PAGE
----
I (think I) understand the process of PCA and the advantages it offers in pre-processing data for classification models / lower-order visualisation. I also understand you can look at each Principal Component and see the loadings of each feature.
Lets say I have a live data set in which I record 100 or so features (aka columns) for the samples in my data, lets say each feature takes about the same time/effort/cost to measure.
I do a PCA and if find that that 99% of the variance is explained by the first 50 Principal Components. Great, now I can trim my data before running classification models. This saves me time and effort.
Now it may be the case that there are features that have loadings near 0 for all of the first 50 Principal Components - so are near useless - and are a waste of time for me to measure.
Is there a practical way of detecting these 'useless' features in the PCA? Are there any cut-offs that are usually used? Is this using a sledge-hammer to crack a nut? Should I just use univariate analysis to find useless features?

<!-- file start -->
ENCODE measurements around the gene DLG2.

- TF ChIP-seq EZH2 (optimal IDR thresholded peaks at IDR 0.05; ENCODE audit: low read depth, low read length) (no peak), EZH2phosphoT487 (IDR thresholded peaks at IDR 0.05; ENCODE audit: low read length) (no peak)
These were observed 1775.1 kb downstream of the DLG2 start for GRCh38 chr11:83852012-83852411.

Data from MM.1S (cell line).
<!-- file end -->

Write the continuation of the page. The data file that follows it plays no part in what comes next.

I understand it is similar to this question Using principal component analysis (PCA) for feature selection. But the answers there do not give any pragmatic rules of thumb or any methods for defining a non-informative feature. Nor does it compare using such methods to other methods of removing non-informative features.
This Stack-overflow explains some methods of comparing feature importance using the Iris dataset but does not show how one would choose a feature to drop. https://stackoverflow.com/a/50845697/3562522
This example of PCA uses graphical methods to look at the top 40 features in each principal component to gain insights, but again does not attempt to find useless features.